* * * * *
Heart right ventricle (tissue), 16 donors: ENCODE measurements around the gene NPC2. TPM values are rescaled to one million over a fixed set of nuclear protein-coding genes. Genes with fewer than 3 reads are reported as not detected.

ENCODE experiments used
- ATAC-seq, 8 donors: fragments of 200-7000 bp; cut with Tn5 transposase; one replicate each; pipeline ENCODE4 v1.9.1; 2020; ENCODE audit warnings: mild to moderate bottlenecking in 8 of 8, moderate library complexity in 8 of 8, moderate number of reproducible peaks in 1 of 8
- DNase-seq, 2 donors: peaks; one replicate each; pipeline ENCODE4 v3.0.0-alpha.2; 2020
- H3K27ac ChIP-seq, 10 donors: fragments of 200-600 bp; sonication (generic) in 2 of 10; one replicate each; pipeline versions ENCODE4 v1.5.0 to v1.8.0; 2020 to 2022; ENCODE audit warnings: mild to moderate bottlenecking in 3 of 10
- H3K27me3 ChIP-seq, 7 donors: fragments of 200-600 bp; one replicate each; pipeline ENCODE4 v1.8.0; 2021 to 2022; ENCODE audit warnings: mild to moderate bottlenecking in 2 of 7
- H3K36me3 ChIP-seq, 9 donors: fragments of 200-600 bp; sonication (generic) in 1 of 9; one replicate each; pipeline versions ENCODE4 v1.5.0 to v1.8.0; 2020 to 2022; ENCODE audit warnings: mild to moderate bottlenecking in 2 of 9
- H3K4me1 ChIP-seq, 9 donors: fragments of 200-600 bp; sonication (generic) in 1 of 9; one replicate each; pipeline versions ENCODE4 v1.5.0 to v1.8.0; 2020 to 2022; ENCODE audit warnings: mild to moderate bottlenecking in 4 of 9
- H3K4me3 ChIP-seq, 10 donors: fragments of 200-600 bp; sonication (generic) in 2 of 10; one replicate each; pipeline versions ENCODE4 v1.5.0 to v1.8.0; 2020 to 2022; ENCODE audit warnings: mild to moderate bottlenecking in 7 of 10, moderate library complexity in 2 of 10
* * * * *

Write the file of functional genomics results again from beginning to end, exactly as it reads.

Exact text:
Heart right ventricle (tissue), 16 donors: ENCODE measurements around the gene NPC2. TPM values are rescaled to one million over a fixed set of nuclear protein-coding genes. Genes with fewer than 3 reads are reported as not detected.

ENCODE experiments used
- ATAC-seq, 8 donors: fragments of 200-7000 bp; cut with Tn5 transposase; one replicate each; pipeline ENCODE4 v1.9.1; 2020; ENCODE audit warnings: mild to moderate bottlenecking in 8 of 8, moderate library complexity in 8 of 8, moderate number of reproducible peaks in 1 of 8
- DNase-seq, 2 donors: peaks; one replicate each; pipeline ENCODE4 v3.0.0-alpha.2; 2020
- H3K27ac ChIP-seq, 10 donors: fragments of 200-600 bp; sonication (generic) in 2 of 10; one replicate each; pipeline versions ENCODE4 v1.5.0 to v1.8.0; 2020 to 2022; ENCODE audit warnings: mild to moderate bottlenecking in 3 of 10
- H3K27me3 ChIP-seq, 7 donors: fragments of 200-600 bp; one replicate each; pipeline ENCODE4 v1.8.0; 2021 to 2022; ENCODE audit warnings: mild to moderate bottlenecking in 2 of 7
- H3K36me3 ChIP-seq, 9 donors: fragments of 200-600 bp; sonication (generic) in 1 of 9; one replicate each; pipeline versions ENCODE4 v1.5.0 to v1.8.0; 2020 to 2022; ENCODE audit warnings: mild to moderate bottlenecking in 2 of 9
- H3K4me1 ChIP-seq, 9 donors: fragments of 200-600 bp; sonication (generic) in 1 of 9; one replicate each; pipeline versions ENCODE4 v1.5.0 to v1.8.0; 2020 to 2022; ENCODE audit warnings: mild to moderate bottlenecking in 4 of 9
- H3K4me3 ChIP-seq, 10 donors: fragments of 200-600 bp; sonication (generic) in 2 of 10; one replicate each; pipeline versions ENCODE4 v1.5.0 to v1.8.0; 2020 to 2022; ENCODE audit warnings: mild to moderate bottlenecking in 7 of 10, moderate library complexity in 2 of 10